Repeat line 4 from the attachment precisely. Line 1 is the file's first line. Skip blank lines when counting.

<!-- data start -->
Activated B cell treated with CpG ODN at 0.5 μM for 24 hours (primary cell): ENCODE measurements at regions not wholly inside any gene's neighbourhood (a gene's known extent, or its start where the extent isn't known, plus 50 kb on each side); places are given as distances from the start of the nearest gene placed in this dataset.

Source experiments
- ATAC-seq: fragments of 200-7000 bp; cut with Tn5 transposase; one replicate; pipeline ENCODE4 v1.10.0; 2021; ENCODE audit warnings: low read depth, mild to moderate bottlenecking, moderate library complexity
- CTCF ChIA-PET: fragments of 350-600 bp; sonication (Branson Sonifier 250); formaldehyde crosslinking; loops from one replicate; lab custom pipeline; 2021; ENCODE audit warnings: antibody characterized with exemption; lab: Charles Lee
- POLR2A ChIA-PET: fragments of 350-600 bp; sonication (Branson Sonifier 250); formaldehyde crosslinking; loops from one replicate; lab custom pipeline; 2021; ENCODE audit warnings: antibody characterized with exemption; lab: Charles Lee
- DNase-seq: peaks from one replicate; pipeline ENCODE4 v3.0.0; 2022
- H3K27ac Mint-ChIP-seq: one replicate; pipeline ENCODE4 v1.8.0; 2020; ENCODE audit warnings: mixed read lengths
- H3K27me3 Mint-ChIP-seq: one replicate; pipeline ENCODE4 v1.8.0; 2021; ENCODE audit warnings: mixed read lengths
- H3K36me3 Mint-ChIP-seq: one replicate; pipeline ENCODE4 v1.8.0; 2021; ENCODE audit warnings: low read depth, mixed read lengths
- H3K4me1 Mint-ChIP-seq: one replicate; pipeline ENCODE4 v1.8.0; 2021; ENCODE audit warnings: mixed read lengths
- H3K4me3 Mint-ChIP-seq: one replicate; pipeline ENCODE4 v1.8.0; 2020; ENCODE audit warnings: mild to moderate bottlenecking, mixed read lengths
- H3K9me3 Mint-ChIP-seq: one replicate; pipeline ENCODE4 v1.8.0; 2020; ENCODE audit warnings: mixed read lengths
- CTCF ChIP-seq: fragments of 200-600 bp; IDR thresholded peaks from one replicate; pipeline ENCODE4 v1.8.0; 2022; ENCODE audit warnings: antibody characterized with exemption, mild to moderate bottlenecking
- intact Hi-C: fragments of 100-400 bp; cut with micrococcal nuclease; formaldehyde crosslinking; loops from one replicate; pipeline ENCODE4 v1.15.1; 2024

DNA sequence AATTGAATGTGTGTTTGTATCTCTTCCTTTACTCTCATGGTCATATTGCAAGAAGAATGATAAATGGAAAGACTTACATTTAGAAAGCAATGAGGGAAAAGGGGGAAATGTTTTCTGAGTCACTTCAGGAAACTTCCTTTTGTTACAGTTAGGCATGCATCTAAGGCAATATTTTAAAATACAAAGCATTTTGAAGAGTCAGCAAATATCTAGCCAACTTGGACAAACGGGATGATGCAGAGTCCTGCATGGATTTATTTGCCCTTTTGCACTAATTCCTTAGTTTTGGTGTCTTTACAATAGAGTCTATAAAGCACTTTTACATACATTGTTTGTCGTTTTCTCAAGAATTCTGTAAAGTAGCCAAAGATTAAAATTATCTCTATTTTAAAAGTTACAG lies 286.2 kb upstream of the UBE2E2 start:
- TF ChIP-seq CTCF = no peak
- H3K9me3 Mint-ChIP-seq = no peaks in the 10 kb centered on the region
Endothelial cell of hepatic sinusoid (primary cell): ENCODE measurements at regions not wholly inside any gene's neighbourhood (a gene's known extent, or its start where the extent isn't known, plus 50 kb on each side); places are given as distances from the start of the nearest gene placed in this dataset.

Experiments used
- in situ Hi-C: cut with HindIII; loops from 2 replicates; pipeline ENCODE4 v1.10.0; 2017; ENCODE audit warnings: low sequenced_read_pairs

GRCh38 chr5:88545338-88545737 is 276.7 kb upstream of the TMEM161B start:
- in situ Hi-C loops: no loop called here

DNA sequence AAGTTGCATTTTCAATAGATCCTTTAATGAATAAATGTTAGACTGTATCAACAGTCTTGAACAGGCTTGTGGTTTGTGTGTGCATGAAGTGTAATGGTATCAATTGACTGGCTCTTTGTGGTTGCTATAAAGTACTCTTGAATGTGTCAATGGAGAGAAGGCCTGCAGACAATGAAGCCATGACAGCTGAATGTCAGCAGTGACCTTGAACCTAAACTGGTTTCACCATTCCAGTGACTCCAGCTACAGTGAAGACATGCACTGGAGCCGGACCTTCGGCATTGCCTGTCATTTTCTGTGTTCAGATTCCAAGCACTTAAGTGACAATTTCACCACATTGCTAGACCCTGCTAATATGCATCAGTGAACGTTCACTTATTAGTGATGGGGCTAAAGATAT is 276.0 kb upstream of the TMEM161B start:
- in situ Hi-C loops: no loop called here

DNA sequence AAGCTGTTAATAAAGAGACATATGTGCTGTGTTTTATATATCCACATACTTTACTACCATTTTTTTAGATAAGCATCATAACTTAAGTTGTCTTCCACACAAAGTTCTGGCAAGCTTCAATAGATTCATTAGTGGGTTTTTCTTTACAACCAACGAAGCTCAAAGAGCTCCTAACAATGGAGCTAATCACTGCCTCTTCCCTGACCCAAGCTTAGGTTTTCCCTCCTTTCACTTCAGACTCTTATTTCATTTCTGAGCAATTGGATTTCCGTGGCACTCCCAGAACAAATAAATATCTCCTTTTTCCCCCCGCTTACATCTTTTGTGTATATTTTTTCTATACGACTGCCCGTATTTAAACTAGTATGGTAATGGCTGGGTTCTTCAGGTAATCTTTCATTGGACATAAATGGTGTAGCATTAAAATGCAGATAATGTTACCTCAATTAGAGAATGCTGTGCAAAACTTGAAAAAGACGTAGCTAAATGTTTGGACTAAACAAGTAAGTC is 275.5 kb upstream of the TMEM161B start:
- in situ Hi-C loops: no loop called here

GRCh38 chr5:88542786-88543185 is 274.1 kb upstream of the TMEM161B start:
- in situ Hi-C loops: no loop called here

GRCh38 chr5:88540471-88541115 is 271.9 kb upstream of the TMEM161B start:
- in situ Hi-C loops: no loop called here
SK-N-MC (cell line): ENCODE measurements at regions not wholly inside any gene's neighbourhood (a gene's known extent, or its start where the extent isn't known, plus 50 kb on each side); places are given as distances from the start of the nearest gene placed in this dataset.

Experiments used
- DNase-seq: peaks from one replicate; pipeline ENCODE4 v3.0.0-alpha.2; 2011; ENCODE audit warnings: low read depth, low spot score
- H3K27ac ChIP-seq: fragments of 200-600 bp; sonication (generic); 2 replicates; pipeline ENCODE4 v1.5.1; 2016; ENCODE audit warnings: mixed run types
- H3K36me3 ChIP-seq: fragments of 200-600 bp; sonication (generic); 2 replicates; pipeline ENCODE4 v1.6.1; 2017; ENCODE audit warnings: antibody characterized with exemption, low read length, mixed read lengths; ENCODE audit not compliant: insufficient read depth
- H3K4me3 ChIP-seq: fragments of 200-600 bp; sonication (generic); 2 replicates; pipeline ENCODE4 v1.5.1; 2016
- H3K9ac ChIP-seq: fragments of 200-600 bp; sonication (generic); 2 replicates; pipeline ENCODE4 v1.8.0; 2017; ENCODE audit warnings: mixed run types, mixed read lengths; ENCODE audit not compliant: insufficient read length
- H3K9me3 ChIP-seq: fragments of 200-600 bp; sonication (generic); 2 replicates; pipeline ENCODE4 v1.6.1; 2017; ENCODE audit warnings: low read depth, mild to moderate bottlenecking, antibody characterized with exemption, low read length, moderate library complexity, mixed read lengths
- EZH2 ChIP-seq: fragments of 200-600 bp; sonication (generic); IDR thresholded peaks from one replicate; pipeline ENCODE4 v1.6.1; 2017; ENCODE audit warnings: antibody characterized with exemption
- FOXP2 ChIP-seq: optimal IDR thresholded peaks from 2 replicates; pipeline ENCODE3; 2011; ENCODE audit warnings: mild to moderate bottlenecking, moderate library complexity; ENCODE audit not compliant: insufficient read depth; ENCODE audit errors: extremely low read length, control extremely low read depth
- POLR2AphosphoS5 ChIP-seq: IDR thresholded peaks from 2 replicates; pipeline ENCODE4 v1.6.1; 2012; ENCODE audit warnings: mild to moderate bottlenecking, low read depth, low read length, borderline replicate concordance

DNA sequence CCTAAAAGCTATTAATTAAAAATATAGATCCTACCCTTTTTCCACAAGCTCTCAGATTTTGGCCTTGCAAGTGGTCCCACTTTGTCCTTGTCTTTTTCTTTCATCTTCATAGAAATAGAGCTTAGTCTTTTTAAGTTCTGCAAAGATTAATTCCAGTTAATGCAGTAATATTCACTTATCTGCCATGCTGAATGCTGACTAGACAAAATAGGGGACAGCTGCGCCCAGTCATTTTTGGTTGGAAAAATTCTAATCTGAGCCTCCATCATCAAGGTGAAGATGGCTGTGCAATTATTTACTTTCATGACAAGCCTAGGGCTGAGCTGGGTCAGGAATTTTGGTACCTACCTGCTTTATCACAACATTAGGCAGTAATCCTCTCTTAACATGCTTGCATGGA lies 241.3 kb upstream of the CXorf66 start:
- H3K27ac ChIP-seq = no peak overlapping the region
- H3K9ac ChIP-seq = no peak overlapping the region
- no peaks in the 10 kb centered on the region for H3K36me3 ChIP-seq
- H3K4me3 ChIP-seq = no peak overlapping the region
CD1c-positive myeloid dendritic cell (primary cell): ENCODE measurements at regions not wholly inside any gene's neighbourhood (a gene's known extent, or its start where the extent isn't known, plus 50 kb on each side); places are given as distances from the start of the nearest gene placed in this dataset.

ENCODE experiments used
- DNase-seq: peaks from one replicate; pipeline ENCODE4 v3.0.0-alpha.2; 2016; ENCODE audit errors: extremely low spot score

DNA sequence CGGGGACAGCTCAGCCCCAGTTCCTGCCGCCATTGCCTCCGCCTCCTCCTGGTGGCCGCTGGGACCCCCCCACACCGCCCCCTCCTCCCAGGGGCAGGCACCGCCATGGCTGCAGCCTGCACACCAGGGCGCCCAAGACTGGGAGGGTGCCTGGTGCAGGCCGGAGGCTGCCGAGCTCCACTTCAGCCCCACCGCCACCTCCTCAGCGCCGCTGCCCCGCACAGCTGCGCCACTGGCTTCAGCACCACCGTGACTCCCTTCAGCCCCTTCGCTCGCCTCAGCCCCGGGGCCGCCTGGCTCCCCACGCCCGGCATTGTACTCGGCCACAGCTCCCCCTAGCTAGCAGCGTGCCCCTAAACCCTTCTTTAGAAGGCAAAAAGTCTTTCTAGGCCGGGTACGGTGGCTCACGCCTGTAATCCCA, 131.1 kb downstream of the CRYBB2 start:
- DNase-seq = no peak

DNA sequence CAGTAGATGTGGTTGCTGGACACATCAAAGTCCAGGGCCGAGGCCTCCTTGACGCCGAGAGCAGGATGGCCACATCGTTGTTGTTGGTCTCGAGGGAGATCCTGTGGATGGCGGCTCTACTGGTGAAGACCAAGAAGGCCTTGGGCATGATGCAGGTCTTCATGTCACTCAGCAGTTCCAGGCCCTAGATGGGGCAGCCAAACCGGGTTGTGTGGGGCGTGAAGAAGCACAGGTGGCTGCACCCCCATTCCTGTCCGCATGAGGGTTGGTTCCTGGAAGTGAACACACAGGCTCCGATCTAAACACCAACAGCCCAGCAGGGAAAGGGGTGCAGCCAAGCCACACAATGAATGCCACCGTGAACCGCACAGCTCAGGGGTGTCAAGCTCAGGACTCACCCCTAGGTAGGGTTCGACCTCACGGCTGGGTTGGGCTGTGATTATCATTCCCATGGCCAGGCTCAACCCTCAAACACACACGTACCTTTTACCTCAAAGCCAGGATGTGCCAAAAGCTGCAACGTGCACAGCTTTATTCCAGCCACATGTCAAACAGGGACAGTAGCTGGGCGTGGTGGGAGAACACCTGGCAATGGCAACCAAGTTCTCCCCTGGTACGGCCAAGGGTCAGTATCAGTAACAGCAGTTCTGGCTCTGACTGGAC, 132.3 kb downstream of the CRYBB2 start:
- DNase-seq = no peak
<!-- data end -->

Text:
- CTCF ChIA-PET: fragments of 350-600 bp; sonication (Branson Sonifier 250); formaldehyde crosslinking; loops from one replicate; lab custom pipeline; 2021; ENCODE audit warnings: antibody characterized with exemption; lab: Charles Lee